Category Archives: notarial practice

The solemnity of notarial acts

The Supreme Court recently revoked a lawyer’s notarial commission, and suspended him from the practice of law for one year, after he notarized an “Affidavit of Non-Tenancy” even though the signatory did not sign the same in his presence, i.e. he notarized an instrument without first determining the identity of the signatory.

The lawyer did not deny his infractions and pleaded good faith, but the Supreme Court said:

“To be sure, a notary public should not notarize a document unless the person who signed the same is the very same person who executed and personally appeared before him to attest to the contents and the truth of what are stated therein. Without the appearance of the person who actually executed the document in question, the notary public would be unable to verify the genuineness of the signature of the acknowledging party and to ascertain that the document is the party’s free act or deed.”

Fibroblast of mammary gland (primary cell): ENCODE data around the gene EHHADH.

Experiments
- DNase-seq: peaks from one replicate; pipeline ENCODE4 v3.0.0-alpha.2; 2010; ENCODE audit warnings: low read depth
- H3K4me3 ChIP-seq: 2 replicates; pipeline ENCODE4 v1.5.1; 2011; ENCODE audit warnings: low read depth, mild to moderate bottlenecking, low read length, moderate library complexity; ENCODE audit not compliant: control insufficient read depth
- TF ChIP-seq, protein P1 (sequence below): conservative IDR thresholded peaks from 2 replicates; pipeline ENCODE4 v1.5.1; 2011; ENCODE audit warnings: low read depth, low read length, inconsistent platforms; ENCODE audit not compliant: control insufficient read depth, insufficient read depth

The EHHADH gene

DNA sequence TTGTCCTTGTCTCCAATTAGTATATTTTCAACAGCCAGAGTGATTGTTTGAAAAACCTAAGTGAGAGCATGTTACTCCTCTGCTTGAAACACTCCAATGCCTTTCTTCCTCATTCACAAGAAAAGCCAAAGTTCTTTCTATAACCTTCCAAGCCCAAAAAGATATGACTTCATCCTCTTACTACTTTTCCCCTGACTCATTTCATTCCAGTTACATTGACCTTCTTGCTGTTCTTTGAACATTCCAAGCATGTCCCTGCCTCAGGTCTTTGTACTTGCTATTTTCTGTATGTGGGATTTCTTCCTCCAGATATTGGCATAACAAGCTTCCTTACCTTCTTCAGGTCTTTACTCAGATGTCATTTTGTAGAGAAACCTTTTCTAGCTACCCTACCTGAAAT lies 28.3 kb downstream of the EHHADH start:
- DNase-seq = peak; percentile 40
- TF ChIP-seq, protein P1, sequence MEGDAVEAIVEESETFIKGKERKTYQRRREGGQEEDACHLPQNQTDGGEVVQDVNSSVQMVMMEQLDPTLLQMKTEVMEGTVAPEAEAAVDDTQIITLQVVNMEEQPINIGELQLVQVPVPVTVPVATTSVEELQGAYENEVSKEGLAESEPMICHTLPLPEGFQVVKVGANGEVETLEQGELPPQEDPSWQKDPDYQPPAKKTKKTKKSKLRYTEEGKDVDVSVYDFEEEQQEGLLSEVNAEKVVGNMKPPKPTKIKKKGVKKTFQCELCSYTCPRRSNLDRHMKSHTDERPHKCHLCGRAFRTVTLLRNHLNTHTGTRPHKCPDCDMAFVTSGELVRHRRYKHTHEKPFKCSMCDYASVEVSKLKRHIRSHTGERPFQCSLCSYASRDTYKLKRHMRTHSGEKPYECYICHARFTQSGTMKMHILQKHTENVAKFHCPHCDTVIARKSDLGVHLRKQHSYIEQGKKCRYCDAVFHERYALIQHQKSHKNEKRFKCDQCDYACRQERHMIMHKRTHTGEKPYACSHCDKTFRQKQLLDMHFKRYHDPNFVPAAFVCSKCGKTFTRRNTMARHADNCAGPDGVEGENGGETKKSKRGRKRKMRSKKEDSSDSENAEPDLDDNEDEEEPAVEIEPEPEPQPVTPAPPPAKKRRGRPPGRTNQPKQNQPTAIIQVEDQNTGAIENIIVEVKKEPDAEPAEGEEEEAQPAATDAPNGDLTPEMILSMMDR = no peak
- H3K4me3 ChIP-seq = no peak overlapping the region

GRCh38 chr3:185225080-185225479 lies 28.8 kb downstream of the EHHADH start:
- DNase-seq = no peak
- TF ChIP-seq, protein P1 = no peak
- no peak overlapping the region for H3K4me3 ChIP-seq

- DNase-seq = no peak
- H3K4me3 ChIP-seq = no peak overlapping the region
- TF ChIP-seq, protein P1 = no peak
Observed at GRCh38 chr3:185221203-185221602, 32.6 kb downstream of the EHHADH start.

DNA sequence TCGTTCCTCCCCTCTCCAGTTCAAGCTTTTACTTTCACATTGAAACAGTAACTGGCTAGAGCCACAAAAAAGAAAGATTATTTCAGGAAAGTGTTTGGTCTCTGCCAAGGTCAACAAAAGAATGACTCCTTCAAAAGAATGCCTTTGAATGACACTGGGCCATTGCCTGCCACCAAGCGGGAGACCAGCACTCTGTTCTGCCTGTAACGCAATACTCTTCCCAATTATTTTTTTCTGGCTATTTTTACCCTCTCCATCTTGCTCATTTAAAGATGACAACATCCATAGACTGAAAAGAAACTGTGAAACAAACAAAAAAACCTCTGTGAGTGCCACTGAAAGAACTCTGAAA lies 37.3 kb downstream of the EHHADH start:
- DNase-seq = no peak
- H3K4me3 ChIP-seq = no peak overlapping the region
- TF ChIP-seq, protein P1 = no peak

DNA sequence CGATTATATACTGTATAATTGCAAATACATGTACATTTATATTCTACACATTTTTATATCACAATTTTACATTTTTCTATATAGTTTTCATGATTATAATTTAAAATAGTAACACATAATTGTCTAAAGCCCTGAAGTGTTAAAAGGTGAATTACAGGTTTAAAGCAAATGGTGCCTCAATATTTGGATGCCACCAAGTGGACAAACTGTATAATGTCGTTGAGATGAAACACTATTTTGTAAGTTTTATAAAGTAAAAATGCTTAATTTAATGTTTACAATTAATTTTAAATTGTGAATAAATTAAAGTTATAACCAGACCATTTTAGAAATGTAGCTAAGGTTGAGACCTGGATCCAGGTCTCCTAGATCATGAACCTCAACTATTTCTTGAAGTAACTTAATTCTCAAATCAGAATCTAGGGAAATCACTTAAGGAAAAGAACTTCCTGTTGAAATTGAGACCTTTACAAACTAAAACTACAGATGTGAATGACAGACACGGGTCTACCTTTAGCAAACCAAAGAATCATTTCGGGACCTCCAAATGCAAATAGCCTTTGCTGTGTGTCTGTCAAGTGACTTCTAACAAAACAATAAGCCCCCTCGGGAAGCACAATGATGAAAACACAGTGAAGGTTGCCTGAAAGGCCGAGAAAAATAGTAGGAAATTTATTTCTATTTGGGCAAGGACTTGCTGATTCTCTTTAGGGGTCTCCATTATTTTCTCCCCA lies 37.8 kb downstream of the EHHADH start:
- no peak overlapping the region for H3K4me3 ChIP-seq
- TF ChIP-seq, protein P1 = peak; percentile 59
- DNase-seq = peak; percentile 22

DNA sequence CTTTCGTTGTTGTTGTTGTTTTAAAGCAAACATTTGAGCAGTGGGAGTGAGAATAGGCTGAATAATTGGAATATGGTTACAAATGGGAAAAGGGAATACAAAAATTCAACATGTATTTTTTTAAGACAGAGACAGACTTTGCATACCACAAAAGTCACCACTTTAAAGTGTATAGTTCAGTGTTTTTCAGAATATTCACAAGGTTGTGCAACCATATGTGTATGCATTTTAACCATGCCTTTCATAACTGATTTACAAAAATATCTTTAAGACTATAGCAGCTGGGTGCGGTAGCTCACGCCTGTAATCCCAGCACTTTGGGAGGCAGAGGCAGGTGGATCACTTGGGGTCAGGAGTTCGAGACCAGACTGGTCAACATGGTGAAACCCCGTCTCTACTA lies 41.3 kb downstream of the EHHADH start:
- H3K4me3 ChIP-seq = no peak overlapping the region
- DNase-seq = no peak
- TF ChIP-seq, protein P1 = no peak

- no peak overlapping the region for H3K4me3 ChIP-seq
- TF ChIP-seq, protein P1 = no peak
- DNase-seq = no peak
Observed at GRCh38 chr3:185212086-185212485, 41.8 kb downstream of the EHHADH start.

But in fairness, the general public the general public should read the first phrase of the Notarial Certificate, where the notary certifies that the affiant/signatory “subscribed and swore” to the instrument before him, clearly indicating the necessity of personal appearance.

In other words, the general public should understand that the process of notarization – the notarial ceremony – is not an empty, meaningless, and routinary act, but one invested with substantive public interest, as it converts a private document into a public instrument. Thus it should not be treated as a time-consuming act, or an inconvenience, that can be accomplished by the simple expedient of sending a pre-signed document to a notary public.

Decision here.

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